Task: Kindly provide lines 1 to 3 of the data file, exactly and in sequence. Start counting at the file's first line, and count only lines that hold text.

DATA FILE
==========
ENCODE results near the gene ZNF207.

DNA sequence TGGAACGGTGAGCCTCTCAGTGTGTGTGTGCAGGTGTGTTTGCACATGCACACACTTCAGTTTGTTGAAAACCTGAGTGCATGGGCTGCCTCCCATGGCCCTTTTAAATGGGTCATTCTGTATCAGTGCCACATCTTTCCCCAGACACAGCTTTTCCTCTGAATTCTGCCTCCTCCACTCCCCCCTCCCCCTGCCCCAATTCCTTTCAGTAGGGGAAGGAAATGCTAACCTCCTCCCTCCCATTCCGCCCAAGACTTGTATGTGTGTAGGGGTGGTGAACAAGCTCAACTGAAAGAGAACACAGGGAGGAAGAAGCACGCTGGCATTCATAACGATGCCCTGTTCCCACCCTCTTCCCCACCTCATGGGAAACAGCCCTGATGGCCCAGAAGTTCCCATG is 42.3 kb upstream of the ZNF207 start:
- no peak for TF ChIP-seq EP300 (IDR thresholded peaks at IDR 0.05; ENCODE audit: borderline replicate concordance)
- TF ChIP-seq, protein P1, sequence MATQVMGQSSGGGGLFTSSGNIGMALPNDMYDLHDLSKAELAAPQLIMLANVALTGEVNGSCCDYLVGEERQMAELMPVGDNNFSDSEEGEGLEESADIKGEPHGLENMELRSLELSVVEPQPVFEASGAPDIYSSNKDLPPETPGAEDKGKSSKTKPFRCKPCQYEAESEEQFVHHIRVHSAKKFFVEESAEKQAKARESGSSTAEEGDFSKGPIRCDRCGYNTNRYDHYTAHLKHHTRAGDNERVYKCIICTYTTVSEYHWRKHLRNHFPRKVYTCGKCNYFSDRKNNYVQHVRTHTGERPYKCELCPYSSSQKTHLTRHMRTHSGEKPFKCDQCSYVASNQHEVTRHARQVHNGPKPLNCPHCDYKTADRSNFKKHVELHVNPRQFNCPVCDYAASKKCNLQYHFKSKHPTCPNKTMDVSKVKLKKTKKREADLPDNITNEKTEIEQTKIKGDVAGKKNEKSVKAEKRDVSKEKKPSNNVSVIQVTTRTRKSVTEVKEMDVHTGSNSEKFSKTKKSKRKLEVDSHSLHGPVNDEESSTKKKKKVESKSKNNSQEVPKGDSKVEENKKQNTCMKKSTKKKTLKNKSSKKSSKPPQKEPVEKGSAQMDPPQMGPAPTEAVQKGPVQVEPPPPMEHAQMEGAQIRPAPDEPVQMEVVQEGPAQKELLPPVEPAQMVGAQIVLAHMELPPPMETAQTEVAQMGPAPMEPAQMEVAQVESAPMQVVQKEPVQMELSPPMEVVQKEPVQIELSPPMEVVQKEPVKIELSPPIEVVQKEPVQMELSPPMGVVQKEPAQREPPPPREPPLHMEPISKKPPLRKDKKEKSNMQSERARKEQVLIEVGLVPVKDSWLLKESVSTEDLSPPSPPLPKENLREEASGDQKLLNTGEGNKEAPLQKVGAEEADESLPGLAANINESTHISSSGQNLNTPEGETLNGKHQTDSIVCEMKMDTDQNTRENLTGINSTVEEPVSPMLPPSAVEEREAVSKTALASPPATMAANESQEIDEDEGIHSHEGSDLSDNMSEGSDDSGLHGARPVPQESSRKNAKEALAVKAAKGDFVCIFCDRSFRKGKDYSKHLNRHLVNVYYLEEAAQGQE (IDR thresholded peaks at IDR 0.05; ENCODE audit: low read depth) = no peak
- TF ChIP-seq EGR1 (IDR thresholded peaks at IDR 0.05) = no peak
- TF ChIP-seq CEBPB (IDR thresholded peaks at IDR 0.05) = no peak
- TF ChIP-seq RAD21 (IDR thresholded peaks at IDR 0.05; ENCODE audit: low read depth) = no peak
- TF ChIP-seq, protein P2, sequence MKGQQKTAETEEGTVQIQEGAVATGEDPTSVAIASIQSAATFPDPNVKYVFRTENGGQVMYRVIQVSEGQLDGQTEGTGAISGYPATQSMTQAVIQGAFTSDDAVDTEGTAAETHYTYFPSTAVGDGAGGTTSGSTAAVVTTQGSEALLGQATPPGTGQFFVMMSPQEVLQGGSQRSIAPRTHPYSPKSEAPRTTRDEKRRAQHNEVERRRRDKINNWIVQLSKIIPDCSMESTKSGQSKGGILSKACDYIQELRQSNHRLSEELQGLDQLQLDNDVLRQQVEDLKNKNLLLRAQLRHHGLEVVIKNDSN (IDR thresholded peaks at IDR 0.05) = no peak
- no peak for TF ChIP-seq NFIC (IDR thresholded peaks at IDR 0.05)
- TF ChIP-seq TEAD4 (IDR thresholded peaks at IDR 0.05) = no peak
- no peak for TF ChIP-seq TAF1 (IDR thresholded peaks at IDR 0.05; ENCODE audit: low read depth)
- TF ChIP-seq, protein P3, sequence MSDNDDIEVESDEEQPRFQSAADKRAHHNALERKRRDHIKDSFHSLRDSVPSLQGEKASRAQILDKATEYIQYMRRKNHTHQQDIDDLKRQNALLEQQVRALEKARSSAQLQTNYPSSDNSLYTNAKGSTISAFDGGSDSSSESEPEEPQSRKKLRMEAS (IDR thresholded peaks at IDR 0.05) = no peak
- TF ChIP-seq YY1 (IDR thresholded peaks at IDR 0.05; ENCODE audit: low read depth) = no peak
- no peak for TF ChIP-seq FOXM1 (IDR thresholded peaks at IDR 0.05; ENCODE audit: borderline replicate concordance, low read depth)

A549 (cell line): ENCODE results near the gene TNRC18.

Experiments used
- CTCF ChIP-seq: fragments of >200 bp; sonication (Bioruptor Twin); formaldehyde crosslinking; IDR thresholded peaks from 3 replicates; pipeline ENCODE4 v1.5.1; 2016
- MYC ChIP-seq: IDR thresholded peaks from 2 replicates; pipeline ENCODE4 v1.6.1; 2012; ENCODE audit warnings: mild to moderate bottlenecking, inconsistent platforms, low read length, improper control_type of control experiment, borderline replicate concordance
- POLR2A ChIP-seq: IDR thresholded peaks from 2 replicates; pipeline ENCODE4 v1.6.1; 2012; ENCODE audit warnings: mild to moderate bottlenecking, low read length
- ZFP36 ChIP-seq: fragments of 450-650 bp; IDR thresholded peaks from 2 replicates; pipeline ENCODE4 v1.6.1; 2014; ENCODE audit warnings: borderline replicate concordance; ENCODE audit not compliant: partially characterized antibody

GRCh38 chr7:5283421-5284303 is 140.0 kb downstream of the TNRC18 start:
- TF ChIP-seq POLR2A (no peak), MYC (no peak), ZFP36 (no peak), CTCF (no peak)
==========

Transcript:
ENCODE results near the gene ZNF207.

DNA sequence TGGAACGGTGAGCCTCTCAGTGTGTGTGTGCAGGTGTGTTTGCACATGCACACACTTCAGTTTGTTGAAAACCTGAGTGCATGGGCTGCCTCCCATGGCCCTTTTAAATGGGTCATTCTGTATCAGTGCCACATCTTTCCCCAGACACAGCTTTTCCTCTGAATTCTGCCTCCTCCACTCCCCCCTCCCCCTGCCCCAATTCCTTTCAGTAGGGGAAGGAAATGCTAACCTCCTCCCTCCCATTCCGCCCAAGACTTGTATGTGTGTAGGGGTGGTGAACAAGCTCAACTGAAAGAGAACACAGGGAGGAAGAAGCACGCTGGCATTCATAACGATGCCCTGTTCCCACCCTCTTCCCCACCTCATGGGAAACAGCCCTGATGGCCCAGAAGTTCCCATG is 42.3 kb upstream of the ZNF207 start:
- no peak for TF ChIP-seq EP300 (IDR thresholded peaks at IDR 0.05; ENCODE audit: borderline replicate concordance)